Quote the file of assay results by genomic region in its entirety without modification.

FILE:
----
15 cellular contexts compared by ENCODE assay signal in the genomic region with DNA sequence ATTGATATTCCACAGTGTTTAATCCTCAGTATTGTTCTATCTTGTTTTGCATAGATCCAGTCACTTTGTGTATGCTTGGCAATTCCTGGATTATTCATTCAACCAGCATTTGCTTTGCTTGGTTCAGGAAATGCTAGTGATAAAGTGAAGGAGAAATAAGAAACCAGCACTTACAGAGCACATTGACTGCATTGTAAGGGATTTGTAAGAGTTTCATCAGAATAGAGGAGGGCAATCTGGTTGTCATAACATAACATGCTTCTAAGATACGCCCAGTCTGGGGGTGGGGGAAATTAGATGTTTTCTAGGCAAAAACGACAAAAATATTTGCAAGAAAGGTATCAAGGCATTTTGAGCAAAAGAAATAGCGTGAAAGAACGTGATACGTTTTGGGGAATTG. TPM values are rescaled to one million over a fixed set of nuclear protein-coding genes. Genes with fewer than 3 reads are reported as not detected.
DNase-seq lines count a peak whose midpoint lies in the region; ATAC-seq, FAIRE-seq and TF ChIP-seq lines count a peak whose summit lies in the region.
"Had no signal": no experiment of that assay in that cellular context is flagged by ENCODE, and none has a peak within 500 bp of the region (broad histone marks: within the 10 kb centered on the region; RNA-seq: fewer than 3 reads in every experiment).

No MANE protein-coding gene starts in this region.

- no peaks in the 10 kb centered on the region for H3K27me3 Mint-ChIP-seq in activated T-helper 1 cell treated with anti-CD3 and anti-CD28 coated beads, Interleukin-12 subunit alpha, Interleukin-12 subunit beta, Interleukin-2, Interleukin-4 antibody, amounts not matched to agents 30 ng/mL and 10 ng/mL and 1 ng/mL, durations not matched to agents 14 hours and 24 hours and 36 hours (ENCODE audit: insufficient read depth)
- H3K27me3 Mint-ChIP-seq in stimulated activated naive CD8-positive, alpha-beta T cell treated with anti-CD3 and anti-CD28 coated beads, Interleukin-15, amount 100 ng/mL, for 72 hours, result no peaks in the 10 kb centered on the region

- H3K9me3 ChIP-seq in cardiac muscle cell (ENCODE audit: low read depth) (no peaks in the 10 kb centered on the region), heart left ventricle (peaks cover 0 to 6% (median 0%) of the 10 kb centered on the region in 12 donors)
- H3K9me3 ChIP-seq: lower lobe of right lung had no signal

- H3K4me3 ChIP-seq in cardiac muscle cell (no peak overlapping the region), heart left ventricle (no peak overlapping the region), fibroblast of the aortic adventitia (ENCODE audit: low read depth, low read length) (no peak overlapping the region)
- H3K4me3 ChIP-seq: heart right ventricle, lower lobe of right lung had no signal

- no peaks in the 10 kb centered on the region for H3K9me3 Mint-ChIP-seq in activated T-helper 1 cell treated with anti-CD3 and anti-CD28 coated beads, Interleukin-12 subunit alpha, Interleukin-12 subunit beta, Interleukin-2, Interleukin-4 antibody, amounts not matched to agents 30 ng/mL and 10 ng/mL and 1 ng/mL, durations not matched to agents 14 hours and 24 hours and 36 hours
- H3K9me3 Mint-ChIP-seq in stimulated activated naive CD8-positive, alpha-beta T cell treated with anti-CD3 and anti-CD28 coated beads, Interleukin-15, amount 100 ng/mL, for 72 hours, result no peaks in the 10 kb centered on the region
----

15 cellular contexts compared by ENCODE assay signal in the genomic region with DNA sequence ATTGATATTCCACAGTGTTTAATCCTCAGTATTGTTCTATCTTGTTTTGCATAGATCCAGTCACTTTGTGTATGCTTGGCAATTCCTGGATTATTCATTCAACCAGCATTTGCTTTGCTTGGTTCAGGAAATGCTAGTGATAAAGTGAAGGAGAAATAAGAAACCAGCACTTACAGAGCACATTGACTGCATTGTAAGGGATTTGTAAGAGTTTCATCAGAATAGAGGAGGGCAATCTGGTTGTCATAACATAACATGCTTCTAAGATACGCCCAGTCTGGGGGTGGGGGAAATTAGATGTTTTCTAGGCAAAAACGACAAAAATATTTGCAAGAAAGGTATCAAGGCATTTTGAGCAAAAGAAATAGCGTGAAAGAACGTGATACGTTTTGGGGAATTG. TPM values are rescaled to one million over a fixed set of nuclear protein-coding genes. Genes with fewer than 3 reads are reported as not detected.
DNase-seq lines count a peak whose midpoint lies in the region; ATAC-seq, FAIRE-seq and TF ChIP-seq lines count a peak whose summit lies in the region.
"Had no signal": no experiment of that assay in that cellular context is flagged by ENCODE, and none has a peak within 500 bp of the region (broad histone marks: within the 10 kb centered on the region; RNA-seq: fewer than 3 reads in every experiment).

No MANE protein-coding gene starts in this region.

- no peaks in the 10 kb centered on the region for H3K27me3 Mint-ChIP-seq in activated T-helper 1 cell treated with anti-CD3 and anti-CD28 coated beads, Interleukin-12 subunit alpha, Interleukin-12 subunit beta, Interleukin-2, Interleukin-4 antibody, amounts not matched to agents 30 ng/mL and 10 ng/mL and 1 ng/mL, durations not matched to agents 14 hours and 24 hours and 36 hours (ENCODE audit: insufficient read depth)
- H3K27me3 Mint-ChIP-seq in stimulated activated naive CD8-positive, alpha-beta T cell treated with anti-CD3 and anti-CD28 coated beads, Interleukin-15, amount 100 ng/mL, for 72 hours, result no peaks in the 10 kb centered on the region

- H3K9me3 ChIP-seq in cardiac muscle cell (ENCODE audit: low read depth) (no peaks in the 10 kb centered on the region), heart left ventricle (peaks cover 0 to 6% (median 0%) of the 10 kb centered on the region in 12 donors)
- H3K9me3 ChIP-seq: lower lobe of right lung had no signal

- H3K4me3 ChIP-seq in cardiac muscle cell (no peak overlapping the region), heart left ventricle (no peak overlapping the region), fibroblast of the aortic adventitia (ENCODE audit: low read depth, low read length) (no peak overlapping the region)
- H3K4me3 ChIP-seq: heart right ventricle, lower lobe of right lung had no signal

- no peaks in the 10 kb centered on the region for H3K9me3 Mint-ChIP-seq in activated T-helper 1 cell treated with anti-CD3 and anti-CD28 coated beads, Interleukin-12 subunit alpha, Interleukin-12 subunit beta, Interleukin-2, Interleukin-4 antibody, amounts not matched to agents 30 ng/mL and 10 ng/mL and 1 ng/mL, durations not matched to agents 14 hours and 24 hours and 36 hours
- H3K9me3 Mint-ChIP-seq in stimulated activated naive CD8-positive, alpha-beta T cell treated with anti-CD3 and anti-CD28 coated beads, Interleukin-15, amount 100 ng/mL, for 72 hours, result no peaks in the 10 kb centered on the region